Start Stopping - Personal Development Advice
Written by Professional Academy Management and Leadership Tutor, Kathryn Knights
When was the last time you gave yourself permission to stop? The modern world is filled with distractions and demands for our time. Taking breaks during work is vital for your physical and mental health. If you push yourself or too long without giving your brain a rest you start to become irritable, easily distracted and fatigue sets in. As a school teacher of mine always used to say at the end of each lesson - it’s time to start stopping.
Our brains have two modes: ‘focused mode’ and ‘diffuse mode’. When we are in focused mode we’re doing things like learning something new. When we are in ‘diffuse mode’ we feel more relaxed and daydreamy because we’re not thinking so hard. You might think that the focused mode is the optimal mode to be in at all times, but diffuse mode is important too. Some studies have shown that the mind solves its stickiest problems while daydreaming. Breakthroughs that seem to come out of nowhere are often the product of diffuse mode thinking.
Stopping in the present moment
The Pomodoro Technique is a simple way of structuring your breaks and improving productivity. It was developed by Francesco Cirillo in the late 1980s. Pomodoro means ‘tomato’ in Italian and Cirillo named the technique after the tomato-shaped kitchen timer that he used when he was a university student.
Here’s how it works: set a timer for 25 minutes and start workin- . When the timer stops take a five minute break (one Pomodoro). Repeat this process a further four times. Then take a 15-20 minute break.
Working in this way will help your mind feel refreshed and focused. Make sure your breaks also involve being away from your screen. Getting up and moving around promotes movement of the major muscle groups in your legs which is important for your physical health.
It’s been proven time and time again that getting outside in a green space is vital for good mental health. It improves self-esteem, mood and sleep quality. It also reduces stress, anxiety and fatigue. When you remain active you have a reduced risk of becoming depressed, and if you feel depressed walking is great way to recover.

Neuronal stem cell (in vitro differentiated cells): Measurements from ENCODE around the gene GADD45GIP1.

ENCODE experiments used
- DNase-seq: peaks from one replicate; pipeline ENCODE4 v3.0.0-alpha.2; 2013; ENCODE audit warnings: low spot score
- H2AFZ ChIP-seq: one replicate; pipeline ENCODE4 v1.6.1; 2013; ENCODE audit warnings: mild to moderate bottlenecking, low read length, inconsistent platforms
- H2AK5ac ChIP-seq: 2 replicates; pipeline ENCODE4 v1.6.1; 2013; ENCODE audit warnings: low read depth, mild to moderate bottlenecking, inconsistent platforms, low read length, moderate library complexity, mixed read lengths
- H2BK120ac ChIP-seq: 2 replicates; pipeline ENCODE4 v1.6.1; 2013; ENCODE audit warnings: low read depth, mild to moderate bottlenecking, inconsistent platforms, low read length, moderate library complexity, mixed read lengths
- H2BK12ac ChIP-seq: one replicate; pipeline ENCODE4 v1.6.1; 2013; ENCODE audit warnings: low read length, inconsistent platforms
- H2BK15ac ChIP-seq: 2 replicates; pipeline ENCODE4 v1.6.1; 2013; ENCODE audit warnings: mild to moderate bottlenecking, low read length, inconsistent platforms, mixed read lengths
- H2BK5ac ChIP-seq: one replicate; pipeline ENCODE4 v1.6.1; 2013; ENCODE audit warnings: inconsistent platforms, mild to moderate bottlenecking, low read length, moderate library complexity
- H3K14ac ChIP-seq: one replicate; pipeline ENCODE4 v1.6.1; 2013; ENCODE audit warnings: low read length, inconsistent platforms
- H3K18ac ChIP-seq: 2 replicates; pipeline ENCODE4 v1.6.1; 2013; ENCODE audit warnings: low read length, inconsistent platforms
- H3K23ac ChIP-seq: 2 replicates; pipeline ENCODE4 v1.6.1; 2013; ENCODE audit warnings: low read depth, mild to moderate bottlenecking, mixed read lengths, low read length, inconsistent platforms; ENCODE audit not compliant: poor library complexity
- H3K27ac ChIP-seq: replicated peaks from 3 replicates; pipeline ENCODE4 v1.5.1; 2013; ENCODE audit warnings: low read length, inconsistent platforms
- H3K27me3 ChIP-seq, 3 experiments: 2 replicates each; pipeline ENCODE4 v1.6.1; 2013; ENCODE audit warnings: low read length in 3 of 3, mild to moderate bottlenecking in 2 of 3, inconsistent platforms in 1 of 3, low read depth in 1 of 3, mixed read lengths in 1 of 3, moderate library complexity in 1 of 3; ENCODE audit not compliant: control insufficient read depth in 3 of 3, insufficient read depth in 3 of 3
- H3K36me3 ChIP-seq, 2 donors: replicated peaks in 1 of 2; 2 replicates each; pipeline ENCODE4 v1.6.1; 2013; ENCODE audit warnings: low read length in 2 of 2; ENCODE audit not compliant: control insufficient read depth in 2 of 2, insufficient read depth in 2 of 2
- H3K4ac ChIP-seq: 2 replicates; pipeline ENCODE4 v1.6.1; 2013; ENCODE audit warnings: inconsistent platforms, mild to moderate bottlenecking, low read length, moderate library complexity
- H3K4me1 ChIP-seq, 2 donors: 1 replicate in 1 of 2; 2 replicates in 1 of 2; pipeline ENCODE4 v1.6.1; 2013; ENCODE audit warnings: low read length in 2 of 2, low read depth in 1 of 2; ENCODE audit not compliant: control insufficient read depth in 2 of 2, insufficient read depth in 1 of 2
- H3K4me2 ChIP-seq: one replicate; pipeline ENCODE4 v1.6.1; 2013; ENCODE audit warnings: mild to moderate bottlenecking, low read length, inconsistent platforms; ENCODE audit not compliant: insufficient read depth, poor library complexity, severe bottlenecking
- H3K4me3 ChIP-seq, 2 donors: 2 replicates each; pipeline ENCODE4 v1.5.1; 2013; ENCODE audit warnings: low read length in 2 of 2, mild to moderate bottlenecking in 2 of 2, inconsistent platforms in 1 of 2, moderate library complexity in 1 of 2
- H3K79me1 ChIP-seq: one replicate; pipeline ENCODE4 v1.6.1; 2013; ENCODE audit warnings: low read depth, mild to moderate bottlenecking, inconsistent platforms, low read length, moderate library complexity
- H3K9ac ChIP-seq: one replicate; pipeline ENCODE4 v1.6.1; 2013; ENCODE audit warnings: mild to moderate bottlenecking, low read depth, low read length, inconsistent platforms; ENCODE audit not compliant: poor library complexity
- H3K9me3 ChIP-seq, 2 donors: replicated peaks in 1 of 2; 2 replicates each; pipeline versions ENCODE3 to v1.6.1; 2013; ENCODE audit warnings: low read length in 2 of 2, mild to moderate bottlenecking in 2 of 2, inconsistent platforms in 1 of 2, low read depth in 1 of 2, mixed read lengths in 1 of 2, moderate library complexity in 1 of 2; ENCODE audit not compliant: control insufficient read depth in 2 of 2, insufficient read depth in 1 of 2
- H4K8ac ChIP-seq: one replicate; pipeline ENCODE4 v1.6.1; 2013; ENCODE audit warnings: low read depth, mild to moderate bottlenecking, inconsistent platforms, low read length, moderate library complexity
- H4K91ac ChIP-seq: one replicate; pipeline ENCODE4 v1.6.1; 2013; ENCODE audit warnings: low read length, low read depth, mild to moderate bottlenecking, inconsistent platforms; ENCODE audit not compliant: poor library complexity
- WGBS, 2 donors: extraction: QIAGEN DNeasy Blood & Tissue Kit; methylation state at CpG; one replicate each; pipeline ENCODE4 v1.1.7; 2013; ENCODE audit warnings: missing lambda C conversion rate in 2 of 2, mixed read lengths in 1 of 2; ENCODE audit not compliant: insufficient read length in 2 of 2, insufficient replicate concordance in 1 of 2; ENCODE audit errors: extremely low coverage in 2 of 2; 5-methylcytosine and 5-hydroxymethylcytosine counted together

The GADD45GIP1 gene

History’s most creative and successful people integrated walking into their daily routines. After writing from 9am to 2pm, Charles Dickens would go for a long walk. A 20-30 miler was routine for him. When Dickens couldn’t sleep at night, he’d walk London’s streets until dawn. Despite his serious obsession, walking clearly worked for Dickens. He was prolific – writing novels, short stories and plays.
Stopping to reflect on the past
If the idea of journaling fills you with thoughts of the diary you kept as teenager – think again. People who invest in themselves and really want to get ahead keep a journal.
A journal is a personal and private notebook that captures your thoughts on a daily basis. Journals can take different forms so pick one that works for you. Or create a structure all of your own.
Types of journal:
- Stream of consciousness – writing about anything that comes into your mind
- Awesome list – writing down only the good things that have happened
- Structured / goal led – using headings to track your progress against a specific goal e.g. what have you achieved, what worked, what didn’t, what have your learnt
- Travel journal – capturing all the things that happened during a trip
Keep in mind that you might want to change or evolve your journal as your needs change. For example, I started this year writing a goal led journal, then moved into writing a travel journal and I am currently writing an awesome list journal.
The great thing about journals is that they force you to stop and think regularly about what has happened over the past 24-hours. Rather than continually looking forward they provide an opportunity to reflect and look backwards. I find the awesome list journal is a great way to boost self-esteem as it captures all the good things I have achieved – however large or small. I make a habit of reading my journal at the end of each week to re-set my mind and give me a boost for the week ahead.
If you’re looking for a regular review technique that works well in teams then two-week sprints are ideal. Sprints are a defined period of time where you work on a goal. It’s a core tool of the Scrum methodology, which is an approach that allows a team to self-organise and make changes quickly, in accordance with agile principles.
You start by setting your goal, agree what actions will happen each day to help you sprint to your goal. At the end of the two weeks you stop and review.
This is a fun way of working that fosters real energy and motivation in a team. Using sprints also gets people into the habit of stopping on a regular basis and reflecting on the past in order to be successful in the future.
If you need further advice, get in touch via My Website or LinkedIn.
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